Recently, mode instability was observed in optical fiber lasers at high powers, severely limiting power scaling for single-mode outputs. Some progress has been made towards understanding the underlying physics. A thorough understanding of the effect is critical for continued progress of this very important technology area. Mode instability in optical fibers is, in fact, a manifestation of stimulated thermal Rayleigh scattering. In this work, a quasi-closed-form solution for the nonlinear coupling coefficient is found for stimulated thermal Rayleigh scattering in optical fibers. The results help to significantly improve understanding of mode instability.
©2013 Optical Society of America
Fiber lasers are rapidly becoming very an important tool for machining, welding and materials processing in advanced manufacturing, among many other important applications in medical, science, sensing, and defense. Recently, mode instability has been observed in optical fiber lasers at high powers, severely limiting power scaling for single-mode outputs [1–3]. A fiber amplifier would operate normally at low output powers. Once the output is over a certain threshold, the output mode pattern starts to oscillate between the lowest two modes, with no apparent loss of total output power. With a further increase of pump power, more chaotic mode behavior starts to develop. The process can be repeated by turning pump off and re-start again. Many experimental [3, 4] and theoretical [5–10] studies have been conducted. Temperature grating as result of quantum defect heating and mode interference were identified fairly early on to be responsible for the phase-matched mode coupling [5–7]. A critical piece of the puzzle, the need for a traveling wave and, therefore, a frequency shift in the two coupled modes, for the stimulated nonlinear process to occur, is first identified in . A stationary grating can cause mode coupling as in the case of long period gratings. If such a grating is created by mode inference between a fundamental mode and a higher order mode, the phase of the field in the higher order mode coupled from the fundamental mode will be π/2 different from the original field in the higher order mode which created the grating in the first place, prohibiting a stimulated process to take place. A more recent numerical study based on a dynamic model  was used to study transient process of mode instability. Numerical models used in [8, 9] are very powerful for taking into considerations of a large variety of effects and very useful for precise quantitative analysis. Many aspects of the underlying physics are, however, often lost in the numerical process. A simple steady-state physics model was recently developed in . The difficulty of solving heat transportation equations in optical fibers prevents it from finding more closed-form solutions for the nonlinear mode coupling. The simple model does include all key elements of physics and provides significant insights into the problem.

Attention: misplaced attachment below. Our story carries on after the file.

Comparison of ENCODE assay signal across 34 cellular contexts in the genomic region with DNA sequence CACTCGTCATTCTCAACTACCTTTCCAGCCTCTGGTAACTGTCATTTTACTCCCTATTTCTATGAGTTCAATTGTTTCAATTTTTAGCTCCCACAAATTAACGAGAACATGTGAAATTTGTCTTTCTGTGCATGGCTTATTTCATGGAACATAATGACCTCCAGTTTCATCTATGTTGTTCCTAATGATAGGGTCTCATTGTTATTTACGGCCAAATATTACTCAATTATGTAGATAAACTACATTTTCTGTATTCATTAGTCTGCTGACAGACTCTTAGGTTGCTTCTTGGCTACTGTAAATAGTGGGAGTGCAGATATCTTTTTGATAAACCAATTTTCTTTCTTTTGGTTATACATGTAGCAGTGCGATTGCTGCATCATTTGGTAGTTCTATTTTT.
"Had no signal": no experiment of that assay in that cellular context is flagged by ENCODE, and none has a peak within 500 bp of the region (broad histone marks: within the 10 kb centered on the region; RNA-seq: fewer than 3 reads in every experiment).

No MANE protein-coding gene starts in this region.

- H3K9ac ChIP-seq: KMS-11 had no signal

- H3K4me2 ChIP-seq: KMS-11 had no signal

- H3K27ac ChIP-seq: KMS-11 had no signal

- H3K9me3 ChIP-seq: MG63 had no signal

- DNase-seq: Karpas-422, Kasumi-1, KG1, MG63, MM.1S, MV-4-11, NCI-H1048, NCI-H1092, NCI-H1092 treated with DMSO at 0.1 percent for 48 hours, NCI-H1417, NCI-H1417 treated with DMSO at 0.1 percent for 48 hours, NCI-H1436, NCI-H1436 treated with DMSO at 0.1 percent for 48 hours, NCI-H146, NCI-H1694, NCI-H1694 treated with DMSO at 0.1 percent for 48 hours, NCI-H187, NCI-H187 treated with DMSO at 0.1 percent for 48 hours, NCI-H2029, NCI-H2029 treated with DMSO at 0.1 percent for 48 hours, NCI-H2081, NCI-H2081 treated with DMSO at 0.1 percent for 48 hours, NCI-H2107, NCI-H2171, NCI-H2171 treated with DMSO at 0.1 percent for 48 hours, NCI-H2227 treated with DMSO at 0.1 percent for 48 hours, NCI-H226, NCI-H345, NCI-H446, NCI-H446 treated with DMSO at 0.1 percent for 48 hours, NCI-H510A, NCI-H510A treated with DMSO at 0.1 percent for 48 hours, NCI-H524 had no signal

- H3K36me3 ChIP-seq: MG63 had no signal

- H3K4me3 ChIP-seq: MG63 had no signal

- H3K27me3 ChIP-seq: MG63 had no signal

In this work, a quasi-closed-form solution for nonlinear coupling coefficient is obtained for the first time for mode instability. One key enabling breakthrough is the finding of a quasi-closed-form steady-state solution for heat transportation equation. The simple quasi-analytical model developed as a consequence provides a great deal of insights in mode instability process.